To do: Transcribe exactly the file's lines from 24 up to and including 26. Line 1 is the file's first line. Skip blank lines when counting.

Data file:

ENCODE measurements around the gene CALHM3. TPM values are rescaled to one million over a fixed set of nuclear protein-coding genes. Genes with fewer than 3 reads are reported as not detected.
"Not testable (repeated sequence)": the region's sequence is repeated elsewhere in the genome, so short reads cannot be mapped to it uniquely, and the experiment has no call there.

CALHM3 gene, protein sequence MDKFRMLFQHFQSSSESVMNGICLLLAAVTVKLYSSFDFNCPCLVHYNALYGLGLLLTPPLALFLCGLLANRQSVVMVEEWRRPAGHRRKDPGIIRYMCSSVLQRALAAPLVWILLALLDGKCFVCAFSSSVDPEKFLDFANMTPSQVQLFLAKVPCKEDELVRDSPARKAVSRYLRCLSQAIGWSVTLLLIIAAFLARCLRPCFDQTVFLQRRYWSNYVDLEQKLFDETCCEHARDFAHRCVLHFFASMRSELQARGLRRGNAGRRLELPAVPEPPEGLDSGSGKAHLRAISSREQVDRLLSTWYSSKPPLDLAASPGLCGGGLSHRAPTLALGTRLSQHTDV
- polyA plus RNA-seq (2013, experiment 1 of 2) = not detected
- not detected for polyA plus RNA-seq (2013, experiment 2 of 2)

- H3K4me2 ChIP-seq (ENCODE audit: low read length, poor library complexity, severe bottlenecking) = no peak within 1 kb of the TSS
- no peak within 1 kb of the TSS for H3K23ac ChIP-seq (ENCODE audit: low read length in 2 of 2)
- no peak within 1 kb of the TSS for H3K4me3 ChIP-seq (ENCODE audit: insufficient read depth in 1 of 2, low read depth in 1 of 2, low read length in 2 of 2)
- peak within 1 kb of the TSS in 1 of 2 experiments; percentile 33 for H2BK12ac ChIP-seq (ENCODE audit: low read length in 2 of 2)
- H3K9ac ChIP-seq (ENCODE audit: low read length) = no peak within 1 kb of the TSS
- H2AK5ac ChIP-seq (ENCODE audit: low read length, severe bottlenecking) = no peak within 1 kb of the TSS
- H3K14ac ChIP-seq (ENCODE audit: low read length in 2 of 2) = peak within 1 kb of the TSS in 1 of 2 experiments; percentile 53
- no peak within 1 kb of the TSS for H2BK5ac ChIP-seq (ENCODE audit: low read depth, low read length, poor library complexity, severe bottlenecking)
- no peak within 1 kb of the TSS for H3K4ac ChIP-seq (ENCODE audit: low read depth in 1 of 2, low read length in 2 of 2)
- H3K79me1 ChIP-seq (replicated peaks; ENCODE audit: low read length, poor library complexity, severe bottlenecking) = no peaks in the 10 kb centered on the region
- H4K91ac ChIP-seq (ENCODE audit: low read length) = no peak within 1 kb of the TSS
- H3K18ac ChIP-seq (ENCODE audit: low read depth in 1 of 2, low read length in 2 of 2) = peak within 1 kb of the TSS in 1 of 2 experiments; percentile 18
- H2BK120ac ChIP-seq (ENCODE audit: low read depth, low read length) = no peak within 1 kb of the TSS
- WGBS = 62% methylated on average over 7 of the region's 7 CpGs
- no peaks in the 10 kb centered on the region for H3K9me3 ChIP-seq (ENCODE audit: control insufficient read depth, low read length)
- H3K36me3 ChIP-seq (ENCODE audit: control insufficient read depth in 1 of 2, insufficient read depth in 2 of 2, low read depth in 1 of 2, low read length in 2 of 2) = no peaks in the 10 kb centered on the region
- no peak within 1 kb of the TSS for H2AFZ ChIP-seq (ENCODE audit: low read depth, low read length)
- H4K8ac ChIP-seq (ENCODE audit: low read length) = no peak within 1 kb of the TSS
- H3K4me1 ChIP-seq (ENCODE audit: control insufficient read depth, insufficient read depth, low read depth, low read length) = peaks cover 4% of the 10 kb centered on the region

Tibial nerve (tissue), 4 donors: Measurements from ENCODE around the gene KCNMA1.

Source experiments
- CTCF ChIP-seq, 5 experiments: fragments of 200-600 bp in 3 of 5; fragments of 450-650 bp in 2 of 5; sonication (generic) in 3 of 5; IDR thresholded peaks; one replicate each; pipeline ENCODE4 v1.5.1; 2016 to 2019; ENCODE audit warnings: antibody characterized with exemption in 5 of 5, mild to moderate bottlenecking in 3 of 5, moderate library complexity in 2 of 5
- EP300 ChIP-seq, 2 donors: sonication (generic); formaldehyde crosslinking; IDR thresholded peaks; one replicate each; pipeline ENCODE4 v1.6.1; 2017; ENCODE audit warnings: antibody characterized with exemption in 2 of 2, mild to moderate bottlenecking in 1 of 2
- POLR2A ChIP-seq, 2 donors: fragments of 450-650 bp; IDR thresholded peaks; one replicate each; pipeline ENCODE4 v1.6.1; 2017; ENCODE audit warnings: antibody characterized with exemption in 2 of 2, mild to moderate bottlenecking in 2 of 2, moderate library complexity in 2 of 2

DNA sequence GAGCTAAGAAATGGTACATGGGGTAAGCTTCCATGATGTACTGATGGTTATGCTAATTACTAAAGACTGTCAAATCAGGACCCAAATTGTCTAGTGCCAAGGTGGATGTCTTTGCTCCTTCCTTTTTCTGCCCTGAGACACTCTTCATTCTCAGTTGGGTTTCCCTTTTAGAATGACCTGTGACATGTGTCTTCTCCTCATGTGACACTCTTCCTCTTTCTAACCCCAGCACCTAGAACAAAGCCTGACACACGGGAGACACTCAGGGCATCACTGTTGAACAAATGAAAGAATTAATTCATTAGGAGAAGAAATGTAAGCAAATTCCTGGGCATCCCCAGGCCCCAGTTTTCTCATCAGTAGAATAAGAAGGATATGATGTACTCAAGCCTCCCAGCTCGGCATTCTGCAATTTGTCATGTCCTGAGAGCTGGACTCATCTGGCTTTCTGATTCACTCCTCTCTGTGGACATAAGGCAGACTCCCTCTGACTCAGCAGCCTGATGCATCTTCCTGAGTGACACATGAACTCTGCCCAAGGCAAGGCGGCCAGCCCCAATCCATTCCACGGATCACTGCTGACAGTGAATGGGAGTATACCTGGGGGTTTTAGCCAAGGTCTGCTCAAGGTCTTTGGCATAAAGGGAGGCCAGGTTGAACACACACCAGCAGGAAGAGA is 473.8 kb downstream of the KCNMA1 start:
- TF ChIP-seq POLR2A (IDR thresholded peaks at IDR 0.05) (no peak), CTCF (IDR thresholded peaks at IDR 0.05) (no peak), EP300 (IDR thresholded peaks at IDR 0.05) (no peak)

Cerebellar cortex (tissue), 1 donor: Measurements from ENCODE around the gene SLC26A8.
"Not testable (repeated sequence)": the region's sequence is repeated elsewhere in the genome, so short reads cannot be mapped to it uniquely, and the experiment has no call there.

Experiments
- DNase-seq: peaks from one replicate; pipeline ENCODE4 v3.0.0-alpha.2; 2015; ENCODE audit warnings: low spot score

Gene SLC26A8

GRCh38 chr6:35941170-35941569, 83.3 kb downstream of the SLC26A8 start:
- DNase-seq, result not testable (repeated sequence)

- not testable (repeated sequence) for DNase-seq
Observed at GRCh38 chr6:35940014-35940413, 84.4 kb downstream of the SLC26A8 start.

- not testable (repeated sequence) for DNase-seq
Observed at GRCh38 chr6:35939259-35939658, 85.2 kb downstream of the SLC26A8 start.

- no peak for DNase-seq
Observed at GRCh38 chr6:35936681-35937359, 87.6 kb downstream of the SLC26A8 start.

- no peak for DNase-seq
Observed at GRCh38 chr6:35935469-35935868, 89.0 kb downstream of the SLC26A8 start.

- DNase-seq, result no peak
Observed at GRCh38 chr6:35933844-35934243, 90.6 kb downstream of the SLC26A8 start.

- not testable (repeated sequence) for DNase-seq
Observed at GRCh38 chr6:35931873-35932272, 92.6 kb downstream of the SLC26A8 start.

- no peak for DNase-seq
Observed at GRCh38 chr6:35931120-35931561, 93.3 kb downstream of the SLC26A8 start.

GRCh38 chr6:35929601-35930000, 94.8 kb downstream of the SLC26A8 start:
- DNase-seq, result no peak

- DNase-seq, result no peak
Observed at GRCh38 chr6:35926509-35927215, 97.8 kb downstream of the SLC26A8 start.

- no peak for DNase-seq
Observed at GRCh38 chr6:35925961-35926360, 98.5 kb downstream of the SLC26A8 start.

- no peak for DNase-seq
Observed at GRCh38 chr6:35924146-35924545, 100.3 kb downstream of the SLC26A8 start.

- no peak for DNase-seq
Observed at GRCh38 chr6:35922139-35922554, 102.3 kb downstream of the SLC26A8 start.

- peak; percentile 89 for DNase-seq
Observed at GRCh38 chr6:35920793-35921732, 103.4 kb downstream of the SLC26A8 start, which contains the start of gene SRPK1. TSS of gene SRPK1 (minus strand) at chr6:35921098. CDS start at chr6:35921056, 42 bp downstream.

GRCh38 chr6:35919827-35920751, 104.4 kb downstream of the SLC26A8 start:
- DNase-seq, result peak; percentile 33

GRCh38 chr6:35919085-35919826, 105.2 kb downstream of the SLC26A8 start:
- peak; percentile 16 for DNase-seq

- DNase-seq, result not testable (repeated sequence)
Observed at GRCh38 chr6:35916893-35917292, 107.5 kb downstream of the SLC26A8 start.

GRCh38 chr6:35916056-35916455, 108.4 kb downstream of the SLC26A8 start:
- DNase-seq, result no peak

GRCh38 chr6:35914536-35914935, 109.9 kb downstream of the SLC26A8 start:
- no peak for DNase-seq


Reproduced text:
- H3K4me1 ChIP-seq (ENCODE audit: control insufficient read depth, insufficient read depth, low read depth, low read length) = peaks cover 4% of the 10 kb centered on the region

Tibial nerve (tissue), 4 donors: Measurements from ENCODE around the gene KCNMA1.

Source experiments